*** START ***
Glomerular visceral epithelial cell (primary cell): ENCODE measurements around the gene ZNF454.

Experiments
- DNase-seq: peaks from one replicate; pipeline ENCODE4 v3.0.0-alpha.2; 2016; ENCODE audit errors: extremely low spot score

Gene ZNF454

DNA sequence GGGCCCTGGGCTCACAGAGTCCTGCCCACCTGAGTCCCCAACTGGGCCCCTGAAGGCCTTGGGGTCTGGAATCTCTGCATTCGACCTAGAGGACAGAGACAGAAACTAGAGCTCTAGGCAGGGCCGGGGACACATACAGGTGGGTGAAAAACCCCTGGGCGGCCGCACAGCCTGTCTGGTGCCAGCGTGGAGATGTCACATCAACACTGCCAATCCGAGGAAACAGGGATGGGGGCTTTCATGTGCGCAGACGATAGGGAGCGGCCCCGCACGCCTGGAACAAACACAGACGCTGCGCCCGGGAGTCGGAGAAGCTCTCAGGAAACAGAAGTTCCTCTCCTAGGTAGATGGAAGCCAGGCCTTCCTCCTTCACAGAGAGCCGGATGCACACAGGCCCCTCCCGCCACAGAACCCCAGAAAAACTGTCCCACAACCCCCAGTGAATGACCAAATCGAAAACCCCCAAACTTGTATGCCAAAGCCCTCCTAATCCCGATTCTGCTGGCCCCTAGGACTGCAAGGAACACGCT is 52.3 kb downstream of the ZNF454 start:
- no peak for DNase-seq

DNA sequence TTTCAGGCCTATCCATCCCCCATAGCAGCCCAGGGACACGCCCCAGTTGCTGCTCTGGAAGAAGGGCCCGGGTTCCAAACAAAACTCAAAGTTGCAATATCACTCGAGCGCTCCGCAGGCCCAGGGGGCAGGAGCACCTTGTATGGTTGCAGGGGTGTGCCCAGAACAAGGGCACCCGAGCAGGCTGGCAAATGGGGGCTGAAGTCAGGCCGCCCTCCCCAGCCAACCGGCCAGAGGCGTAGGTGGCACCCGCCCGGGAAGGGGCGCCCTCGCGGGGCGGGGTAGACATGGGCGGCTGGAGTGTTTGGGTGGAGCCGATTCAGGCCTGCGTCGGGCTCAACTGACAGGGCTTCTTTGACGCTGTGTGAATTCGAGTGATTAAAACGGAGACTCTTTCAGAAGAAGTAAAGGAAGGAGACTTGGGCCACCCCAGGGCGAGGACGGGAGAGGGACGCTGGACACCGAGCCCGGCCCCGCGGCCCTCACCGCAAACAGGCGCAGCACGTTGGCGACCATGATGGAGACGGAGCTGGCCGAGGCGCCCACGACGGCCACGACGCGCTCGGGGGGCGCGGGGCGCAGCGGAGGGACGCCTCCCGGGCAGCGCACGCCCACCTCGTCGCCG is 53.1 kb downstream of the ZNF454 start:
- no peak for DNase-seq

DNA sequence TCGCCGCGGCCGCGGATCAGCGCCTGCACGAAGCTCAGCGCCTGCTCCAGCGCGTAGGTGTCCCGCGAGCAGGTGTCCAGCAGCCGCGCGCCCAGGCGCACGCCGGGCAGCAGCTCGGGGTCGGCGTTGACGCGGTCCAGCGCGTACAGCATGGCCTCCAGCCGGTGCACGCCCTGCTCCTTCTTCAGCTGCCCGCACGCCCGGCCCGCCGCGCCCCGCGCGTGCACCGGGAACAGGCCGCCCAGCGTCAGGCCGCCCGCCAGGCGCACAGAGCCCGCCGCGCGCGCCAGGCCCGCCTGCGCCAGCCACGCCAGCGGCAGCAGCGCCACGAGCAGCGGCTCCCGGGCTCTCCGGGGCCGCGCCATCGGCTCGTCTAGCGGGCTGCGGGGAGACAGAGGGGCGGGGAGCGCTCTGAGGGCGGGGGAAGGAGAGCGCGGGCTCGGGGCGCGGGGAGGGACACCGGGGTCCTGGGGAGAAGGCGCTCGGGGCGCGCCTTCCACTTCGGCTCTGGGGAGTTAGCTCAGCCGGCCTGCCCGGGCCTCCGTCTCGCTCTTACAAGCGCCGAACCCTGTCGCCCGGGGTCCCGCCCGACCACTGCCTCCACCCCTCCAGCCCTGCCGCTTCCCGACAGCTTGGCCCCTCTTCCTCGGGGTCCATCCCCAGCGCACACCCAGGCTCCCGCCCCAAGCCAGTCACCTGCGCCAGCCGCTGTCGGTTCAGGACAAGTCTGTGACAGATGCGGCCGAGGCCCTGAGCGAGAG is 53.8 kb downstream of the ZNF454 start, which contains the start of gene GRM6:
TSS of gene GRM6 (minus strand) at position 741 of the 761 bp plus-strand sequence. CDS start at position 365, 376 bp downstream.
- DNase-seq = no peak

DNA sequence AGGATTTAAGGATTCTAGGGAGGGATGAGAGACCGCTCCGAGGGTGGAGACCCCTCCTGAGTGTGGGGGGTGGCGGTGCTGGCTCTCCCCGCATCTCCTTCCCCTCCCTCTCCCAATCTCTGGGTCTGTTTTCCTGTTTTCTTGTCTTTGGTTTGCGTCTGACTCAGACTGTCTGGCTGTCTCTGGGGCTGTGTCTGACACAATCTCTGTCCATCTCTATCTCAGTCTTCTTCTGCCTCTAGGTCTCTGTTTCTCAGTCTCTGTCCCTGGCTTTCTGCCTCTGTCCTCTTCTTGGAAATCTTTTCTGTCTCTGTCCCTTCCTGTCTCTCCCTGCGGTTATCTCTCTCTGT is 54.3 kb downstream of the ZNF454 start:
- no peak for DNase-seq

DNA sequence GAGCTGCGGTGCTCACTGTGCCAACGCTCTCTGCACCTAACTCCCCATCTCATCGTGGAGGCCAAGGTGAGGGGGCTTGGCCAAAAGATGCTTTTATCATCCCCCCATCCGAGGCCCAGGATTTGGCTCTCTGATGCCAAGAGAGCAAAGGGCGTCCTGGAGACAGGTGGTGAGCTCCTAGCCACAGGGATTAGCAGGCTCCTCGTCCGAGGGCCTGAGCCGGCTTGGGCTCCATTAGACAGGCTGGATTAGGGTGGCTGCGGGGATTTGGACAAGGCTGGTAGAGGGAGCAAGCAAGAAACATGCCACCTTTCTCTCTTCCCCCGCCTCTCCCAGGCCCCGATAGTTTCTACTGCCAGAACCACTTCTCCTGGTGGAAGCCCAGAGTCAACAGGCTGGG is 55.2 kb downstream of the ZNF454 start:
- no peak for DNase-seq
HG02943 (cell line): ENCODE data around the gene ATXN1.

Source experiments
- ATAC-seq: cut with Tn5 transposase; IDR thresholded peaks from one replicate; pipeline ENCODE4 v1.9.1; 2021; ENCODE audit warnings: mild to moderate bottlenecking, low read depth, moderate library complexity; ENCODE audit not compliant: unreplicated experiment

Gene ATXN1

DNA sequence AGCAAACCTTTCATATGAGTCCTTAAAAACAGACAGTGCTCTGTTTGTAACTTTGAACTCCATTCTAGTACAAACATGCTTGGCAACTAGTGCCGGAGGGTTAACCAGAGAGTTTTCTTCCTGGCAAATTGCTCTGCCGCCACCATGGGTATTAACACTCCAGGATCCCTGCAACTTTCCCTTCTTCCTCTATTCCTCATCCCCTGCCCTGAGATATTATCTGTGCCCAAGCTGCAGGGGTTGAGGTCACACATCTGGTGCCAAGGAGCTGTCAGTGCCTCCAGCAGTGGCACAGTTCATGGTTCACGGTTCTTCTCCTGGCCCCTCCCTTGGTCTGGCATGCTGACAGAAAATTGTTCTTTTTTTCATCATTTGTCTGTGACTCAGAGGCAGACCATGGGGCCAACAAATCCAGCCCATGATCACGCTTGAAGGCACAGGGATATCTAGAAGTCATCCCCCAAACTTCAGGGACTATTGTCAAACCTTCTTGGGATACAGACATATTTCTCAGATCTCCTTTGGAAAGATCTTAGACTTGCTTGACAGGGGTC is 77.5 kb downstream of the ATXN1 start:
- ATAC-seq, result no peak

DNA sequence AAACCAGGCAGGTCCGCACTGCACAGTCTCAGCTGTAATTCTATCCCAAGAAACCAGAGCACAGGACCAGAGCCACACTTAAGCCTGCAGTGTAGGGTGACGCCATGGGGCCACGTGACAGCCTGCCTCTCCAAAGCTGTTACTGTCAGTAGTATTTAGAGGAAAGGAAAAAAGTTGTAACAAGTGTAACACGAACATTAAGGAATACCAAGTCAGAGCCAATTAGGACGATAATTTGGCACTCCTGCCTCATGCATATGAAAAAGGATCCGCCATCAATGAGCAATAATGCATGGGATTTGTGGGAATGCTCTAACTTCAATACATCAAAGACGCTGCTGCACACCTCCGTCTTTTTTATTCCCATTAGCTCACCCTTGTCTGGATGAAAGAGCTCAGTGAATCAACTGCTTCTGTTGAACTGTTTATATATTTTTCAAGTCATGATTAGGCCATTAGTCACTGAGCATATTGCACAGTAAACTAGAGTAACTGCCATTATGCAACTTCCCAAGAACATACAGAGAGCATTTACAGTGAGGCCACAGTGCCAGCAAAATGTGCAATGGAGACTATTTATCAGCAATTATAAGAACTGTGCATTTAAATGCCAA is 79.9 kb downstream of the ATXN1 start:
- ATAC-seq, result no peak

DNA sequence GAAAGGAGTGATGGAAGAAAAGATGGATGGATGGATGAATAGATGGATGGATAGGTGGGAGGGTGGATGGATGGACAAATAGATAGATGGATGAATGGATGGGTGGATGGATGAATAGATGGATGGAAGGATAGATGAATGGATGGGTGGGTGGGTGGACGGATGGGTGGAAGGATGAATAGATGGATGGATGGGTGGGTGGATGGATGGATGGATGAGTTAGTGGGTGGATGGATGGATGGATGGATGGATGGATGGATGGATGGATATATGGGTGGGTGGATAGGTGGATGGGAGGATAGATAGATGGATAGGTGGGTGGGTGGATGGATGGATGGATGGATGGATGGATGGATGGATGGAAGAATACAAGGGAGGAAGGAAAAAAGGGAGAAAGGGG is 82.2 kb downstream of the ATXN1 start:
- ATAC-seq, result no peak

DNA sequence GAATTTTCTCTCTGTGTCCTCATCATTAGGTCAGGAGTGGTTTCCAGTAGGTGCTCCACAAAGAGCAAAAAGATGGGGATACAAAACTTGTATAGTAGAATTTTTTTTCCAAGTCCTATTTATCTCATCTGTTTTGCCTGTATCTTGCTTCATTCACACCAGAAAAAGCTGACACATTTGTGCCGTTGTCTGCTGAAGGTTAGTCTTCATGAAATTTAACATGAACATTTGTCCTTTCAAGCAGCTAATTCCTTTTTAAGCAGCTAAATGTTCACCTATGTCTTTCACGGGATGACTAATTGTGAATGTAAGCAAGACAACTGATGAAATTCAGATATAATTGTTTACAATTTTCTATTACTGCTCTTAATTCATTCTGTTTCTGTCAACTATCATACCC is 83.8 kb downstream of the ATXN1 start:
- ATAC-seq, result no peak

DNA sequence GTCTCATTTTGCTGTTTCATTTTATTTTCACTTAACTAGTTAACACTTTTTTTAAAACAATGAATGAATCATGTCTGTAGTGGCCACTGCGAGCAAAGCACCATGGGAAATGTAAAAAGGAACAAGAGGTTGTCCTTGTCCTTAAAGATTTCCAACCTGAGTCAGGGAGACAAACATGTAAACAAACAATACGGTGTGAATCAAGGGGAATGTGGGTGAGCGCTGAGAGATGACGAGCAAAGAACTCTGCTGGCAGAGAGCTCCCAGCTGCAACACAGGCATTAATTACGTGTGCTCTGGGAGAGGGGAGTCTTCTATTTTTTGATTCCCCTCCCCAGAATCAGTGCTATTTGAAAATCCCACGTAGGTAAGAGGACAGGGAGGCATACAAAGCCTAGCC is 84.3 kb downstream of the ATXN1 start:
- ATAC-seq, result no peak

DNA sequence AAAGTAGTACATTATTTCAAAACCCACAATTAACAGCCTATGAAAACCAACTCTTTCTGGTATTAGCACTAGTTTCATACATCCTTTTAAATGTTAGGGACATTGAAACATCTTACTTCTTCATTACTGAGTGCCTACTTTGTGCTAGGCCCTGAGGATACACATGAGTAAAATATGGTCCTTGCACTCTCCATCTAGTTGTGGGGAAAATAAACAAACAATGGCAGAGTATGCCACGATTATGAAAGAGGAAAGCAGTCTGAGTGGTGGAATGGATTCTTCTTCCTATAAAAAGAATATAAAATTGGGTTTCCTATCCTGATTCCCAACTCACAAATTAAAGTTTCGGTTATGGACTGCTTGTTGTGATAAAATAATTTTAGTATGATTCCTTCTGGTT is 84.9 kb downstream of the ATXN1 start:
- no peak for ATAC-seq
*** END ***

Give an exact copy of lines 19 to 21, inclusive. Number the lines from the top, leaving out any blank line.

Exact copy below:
Gene ATXN1

DNA sequence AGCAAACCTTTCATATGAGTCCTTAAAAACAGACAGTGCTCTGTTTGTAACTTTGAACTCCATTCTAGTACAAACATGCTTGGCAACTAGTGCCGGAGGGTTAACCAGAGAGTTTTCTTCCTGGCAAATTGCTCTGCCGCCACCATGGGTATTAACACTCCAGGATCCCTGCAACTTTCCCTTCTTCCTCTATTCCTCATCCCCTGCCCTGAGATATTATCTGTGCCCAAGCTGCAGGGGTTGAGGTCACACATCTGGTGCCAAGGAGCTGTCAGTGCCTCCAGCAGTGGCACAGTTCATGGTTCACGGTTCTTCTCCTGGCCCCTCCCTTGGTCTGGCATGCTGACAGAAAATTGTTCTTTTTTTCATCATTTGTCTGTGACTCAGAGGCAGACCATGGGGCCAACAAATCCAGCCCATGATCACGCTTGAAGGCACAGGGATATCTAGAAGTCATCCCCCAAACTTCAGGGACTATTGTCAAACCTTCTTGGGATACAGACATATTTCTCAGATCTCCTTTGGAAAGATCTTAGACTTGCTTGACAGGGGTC is 77.5 kb downstream of the ATXN1 start:
- ATAC-seq, result no peak